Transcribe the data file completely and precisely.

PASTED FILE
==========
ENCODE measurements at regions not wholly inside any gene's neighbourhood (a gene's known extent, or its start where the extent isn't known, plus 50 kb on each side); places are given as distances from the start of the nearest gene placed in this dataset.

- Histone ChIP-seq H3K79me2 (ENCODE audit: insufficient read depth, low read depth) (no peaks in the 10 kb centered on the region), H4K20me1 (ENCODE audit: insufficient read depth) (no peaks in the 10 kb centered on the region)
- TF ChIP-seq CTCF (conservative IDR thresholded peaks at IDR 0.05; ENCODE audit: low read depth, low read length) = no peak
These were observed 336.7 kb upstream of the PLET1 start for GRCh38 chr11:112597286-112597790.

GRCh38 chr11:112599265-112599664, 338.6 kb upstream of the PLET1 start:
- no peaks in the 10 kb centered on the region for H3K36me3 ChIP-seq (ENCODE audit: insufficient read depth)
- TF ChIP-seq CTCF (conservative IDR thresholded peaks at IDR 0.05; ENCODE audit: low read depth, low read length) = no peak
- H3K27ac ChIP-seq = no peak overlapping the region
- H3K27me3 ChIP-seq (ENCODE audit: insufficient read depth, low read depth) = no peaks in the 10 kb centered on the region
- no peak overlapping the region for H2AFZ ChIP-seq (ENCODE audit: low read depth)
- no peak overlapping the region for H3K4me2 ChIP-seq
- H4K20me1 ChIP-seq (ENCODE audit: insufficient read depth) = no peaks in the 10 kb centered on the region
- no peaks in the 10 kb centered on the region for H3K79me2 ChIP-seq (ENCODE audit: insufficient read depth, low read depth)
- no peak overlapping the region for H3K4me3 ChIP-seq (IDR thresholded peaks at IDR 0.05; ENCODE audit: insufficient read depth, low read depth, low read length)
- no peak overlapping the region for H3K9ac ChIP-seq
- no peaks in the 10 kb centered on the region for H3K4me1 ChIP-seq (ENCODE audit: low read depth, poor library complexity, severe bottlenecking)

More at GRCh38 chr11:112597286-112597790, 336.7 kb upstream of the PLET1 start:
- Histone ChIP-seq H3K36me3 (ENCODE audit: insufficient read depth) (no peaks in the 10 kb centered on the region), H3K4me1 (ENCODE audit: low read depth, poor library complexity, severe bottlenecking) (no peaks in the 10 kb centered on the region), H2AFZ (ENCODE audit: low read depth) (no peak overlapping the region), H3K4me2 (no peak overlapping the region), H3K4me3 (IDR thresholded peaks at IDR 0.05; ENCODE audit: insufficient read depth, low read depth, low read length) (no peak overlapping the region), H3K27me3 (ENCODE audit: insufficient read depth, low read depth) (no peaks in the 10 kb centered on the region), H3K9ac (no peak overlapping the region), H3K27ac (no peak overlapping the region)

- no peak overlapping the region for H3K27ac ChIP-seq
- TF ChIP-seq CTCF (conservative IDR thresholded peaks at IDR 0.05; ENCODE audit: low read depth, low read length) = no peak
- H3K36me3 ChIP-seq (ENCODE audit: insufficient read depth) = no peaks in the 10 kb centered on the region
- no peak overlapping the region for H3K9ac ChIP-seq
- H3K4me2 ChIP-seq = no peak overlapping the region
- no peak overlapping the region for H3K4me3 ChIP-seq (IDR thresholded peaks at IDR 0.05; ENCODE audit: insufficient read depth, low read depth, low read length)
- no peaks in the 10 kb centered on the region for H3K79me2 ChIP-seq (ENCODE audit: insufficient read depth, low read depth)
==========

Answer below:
ENCODE measurements at regions not wholly inside any gene's neighbourhood (a gene's known extent, or its start where the extent isn't known, plus 50 kb on each side); places are given as distances from the start of the nearest gene placed in this dataset.

- Histone ChIP-seq H3K79me2 (ENCODE audit: insufficient read depth, low read depth) (no peaks in the 10 kb centered on the region), H4K20me1 (ENCODE audit: insufficient read depth) (no peaks in the 10 kb centered on the region)
- TF ChIP-seq CTCF (conservative IDR thresholded peaks at IDR 0.05; ENCODE audit: low read depth, low read length) = no peak
These were observed 336.7 kb upstream of the PLET1 start for GRCh38 chr11:112597286-112597790.

GRCh38 chr11:112599265-112599664, 338.6 kb upstream of the PLET1 start:
- no peaks in the 10 kb centered on the region for H3K36me3 ChIP-seq (ENCODE audit: insufficient read depth)
- TF ChIP-seq CTCF (conservative IDR thresholded peaks at IDR 0.05; ENCODE audit: low read depth, low read length) = no peak
- H3K27ac ChIP-seq = no peak overlapping the region
- H3K27me3 ChIP-seq (ENCODE audit: insufficient read depth, low read depth) = no peaks in the 10 kb centered on the region
- no peak overlapping the region for H2AFZ ChIP-seq (ENCODE audit: low read depth)
- no peak overlapping the region for H3K4me2 ChIP-seq
- H4K20me1 ChIP-seq (ENCODE audit: insufficient read depth) = no peaks in the 10 kb centered on the region
- no peaks in the 10 kb centered on the region for H3K79me2 ChIP-seq (ENCODE audit: insufficient read depth, low read depth)
- no peak overlapping the region for H3K4me3 ChIP-seq (IDR thresholded peaks at IDR 0.05; ENCODE audit: insufficient read depth, low read depth, low read length)
- no peak overlapping the region for H3K9ac ChIP-seq
- no peaks in the 10 kb centered on the region for H3K4me1 ChIP-seq (ENCODE audit: low read depth, poor library complexity, severe bottlenecking)

More at GRCh38 chr11:112597286-112597790, 336.7 kb upstream of the PLET1 start:
- Histone ChIP-seq H3K36me3 (ENCODE audit: insufficient read depth) (no peaks in the 10 kb centered on the region), H3K4me1 (ENCODE audit: low read depth, poor library complexity, severe bottlenecking) (no peaks in the 10 kb centered on the region), H2AFZ (ENCODE audit: low read depth) (no peak overlapping the region), H3K4me2 (no peak overlapping the region), H3K4me3 (IDR thresholded peaks at IDR 0.05; ENCODE audit: insufficient read depth, low read depth, low read length) (no peak overlapping the region), H3K27me3 (ENCODE audit: insufficient read depth, low read depth) (no peaks in the 10 kb centered on the region), H3K9ac (no peak overlapping the region), H3K27ac (no peak overlapping the region)

- no peak overlapping the region for H3K27ac ChIP-seq
- TF ChIP-seq CTCF (conservative IDR thresholded peaks at IDR 0.05; ENCODE audit: low read depth, low read length) = no peak
- H3K36me3 ChIP-seq (ENCODE audit: insufficient read depth) = no peaks in the 10 kb centered on the region
- no peak overlapping the region for H3K9ac ChIP-seq
- H3K4me2 ChIP-seq = no peak overlapping the region
- no peak overlapping the region for H3K4me3 ChIP-seq (IDR thresholded peaks at IDR 0.05; ENCODE audit: insufficient read depth, low read depth, low read length)
- no peaks in the 10 kb centered on the region for H3K79me2 ChIP-seq (ENCODE audit: insufficient read depth, low read depth)